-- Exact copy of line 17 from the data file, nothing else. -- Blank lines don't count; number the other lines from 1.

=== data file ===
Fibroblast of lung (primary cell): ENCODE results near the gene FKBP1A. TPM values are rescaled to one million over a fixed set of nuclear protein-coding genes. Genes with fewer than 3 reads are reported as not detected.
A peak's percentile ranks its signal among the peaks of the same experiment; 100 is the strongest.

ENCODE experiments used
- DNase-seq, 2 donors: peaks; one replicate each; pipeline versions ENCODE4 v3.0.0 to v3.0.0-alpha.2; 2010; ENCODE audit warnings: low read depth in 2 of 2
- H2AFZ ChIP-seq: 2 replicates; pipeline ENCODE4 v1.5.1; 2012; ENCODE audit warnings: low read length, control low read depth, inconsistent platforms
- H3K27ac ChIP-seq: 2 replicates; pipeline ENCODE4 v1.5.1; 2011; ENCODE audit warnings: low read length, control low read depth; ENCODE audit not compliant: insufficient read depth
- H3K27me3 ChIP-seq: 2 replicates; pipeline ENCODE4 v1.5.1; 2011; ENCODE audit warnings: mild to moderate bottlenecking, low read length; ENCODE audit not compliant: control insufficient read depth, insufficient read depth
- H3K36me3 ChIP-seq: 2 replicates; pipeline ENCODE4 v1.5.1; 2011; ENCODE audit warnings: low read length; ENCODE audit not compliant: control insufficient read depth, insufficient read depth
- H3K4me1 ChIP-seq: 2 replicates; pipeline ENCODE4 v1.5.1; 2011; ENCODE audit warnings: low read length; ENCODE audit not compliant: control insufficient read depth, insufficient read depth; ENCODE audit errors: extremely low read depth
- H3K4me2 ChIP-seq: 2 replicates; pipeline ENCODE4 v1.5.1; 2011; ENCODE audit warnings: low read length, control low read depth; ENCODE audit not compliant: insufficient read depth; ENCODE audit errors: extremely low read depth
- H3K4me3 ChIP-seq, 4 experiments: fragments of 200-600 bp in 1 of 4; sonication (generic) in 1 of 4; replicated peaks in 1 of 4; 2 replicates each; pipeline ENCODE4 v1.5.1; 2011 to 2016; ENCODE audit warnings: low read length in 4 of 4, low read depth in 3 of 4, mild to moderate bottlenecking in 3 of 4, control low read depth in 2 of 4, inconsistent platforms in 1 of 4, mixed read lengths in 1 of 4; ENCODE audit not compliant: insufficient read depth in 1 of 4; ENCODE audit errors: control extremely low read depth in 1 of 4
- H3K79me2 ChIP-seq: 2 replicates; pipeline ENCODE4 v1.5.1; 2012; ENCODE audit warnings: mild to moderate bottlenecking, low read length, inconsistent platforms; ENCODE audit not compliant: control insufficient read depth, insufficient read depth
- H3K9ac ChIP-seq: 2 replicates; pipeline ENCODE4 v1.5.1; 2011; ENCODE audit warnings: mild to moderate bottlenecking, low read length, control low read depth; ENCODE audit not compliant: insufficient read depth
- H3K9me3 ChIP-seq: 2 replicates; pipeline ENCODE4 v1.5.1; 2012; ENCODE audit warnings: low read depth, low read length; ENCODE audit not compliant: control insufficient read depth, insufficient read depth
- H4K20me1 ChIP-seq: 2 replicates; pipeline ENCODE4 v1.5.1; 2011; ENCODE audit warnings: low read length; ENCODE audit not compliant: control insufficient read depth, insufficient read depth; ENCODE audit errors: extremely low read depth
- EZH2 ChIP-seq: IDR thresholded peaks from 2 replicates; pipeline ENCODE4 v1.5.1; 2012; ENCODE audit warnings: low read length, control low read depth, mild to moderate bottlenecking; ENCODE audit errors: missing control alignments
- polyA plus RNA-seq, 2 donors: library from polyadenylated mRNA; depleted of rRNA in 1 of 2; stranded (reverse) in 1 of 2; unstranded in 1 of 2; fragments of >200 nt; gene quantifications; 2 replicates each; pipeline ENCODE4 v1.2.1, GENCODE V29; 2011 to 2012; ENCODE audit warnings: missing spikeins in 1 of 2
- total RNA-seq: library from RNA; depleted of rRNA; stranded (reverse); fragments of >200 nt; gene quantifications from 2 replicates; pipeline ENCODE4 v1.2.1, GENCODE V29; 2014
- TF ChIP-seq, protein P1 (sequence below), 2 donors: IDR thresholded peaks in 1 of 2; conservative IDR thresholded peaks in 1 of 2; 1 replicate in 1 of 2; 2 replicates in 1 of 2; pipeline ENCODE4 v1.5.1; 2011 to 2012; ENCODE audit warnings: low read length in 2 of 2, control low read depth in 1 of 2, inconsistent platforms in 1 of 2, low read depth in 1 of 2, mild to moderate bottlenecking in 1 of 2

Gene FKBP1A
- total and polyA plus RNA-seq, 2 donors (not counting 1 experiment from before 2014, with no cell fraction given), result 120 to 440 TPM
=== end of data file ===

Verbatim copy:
- polyA plus RNA-seq, 2 donors: library from polyadenylated mRNA; depleted of rRNA in 1 of 2; stranded (reverse) in 1 of 2; unstranded in 1 of 2; fragments of >200 nt; gene quantifications; 2 replicates each; pipeline ENCODE4 v1.2.1, GENCODE V29; 2011 to 2012; ENCODE audit warnings: missing spikeins in 1 of 2